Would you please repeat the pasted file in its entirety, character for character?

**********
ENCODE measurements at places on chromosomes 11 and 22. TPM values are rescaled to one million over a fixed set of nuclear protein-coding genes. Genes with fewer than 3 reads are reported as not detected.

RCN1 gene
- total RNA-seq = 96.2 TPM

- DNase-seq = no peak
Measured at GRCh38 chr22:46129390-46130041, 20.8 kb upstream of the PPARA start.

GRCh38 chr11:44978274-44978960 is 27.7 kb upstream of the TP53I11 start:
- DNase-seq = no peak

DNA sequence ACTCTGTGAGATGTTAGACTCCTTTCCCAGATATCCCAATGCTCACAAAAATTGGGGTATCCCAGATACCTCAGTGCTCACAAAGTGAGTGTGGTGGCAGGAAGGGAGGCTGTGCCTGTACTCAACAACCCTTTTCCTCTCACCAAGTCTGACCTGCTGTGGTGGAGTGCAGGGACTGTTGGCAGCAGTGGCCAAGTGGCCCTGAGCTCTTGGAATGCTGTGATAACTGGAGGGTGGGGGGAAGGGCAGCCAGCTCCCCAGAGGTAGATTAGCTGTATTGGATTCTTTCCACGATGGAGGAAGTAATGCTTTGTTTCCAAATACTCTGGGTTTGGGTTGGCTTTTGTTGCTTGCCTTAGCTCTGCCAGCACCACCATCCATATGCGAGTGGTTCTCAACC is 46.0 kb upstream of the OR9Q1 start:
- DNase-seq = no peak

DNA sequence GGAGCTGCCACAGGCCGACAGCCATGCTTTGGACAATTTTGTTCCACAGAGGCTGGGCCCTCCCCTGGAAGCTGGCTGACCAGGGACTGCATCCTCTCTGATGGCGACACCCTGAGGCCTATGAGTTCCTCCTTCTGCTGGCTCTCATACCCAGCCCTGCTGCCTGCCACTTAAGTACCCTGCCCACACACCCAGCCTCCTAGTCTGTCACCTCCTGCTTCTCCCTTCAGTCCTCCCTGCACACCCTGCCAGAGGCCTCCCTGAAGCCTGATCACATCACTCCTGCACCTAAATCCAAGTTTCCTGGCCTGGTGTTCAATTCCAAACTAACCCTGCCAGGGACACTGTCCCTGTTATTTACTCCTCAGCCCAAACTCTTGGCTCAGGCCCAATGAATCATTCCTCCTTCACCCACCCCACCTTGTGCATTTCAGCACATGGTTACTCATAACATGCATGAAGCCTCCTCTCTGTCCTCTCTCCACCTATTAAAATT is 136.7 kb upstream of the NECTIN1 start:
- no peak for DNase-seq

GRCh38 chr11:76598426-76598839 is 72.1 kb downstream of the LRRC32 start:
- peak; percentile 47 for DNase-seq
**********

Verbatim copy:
ENCODE measurements at places on chromosomes 11 and 22. TPM values are rescaled to one million over a fixed set of nuclear protein-coding genes. Genes with fewer than 3 reads are reported as not detected.

RCN1 gene
- total RNA-seq = 96.2 TPM

- DNase-seq = no peak
Measured at GRCh38 chr22:46129390-46130041, 20.8 kb upstream of the PPARA start.

GRCh38 chr11:44978274-44978960 is 27.7 kb upstream of the TP53I11 start:
- DNase-seq = no peak

DNA sequence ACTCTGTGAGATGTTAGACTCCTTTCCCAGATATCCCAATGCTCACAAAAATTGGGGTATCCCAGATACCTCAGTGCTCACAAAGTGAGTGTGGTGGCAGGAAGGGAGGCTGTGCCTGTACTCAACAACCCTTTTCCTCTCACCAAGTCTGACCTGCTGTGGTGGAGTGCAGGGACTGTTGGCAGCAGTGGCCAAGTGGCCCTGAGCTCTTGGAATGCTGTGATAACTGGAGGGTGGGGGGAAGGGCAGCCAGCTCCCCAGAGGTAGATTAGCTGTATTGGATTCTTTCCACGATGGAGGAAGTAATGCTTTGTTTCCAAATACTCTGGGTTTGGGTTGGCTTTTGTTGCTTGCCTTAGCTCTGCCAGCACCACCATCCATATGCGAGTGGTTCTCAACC is 46.0 kb upstream of the OR9Q1 start:
- DNase-seq = no peak

DNA sequence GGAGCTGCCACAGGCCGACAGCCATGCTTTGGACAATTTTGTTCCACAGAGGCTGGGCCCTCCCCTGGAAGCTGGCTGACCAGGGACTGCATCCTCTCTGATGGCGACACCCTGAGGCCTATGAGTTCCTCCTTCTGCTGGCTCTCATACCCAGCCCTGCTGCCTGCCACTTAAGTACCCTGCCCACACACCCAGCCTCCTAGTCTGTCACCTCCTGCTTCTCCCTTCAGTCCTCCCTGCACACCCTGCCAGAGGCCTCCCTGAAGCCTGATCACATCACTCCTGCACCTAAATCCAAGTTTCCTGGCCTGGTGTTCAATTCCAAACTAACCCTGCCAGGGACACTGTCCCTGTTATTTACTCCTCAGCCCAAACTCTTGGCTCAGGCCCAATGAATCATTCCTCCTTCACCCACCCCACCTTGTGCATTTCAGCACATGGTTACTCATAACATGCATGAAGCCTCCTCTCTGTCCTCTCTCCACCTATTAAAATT is 136.7 kb upstream of the NECTIN1 start:
- no peak for DNase-seq

GRCh38 chr11:76598426-76598839 is 72.1 kb downstream of the LRRC32 start:
- peak; percentile 47 for DNase-seq